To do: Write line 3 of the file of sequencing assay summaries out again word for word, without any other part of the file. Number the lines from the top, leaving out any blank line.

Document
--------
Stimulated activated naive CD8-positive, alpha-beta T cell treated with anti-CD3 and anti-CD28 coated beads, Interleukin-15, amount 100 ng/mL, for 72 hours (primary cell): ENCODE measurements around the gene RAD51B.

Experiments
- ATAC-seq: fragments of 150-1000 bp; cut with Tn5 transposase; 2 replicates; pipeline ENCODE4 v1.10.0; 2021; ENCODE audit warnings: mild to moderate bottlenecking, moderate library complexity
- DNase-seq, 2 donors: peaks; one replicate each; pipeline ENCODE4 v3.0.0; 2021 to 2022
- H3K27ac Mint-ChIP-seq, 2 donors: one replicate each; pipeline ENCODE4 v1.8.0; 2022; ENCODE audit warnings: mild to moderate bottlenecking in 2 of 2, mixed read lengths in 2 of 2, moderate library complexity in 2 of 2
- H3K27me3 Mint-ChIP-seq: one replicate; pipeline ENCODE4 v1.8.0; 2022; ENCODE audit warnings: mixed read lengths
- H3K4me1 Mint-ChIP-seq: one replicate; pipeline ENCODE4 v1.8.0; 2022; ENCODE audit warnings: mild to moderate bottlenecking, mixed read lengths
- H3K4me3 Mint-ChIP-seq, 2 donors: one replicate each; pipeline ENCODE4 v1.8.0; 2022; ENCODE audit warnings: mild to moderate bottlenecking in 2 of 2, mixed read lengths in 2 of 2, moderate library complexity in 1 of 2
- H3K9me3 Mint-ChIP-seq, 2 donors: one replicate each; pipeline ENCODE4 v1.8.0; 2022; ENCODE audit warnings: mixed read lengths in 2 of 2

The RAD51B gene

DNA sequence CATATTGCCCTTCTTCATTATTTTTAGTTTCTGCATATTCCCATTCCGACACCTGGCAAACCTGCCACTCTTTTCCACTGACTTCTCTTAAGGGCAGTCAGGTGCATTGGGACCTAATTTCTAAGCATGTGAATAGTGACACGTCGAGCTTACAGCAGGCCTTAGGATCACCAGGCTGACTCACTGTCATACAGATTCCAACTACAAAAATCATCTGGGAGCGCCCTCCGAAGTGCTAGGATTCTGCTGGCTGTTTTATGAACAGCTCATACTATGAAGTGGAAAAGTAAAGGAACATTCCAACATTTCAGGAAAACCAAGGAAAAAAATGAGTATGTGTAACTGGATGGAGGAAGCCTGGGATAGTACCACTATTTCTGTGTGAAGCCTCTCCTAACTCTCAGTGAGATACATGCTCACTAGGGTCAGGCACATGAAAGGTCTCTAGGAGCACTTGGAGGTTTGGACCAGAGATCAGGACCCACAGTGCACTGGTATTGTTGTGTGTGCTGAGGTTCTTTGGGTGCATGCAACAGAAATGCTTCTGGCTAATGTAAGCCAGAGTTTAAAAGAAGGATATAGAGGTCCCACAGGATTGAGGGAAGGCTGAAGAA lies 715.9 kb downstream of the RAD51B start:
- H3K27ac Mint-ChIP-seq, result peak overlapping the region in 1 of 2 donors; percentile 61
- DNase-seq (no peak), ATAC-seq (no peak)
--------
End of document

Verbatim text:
- ATAC-seq: fragments of 150-1000 bp; cut with Tn5 transposase; 2 replicates; pipeline ENCODE4 v1.10.0; 2021; ENCODE audit warnings: mild to moderate bottlenecking, moderate library complexity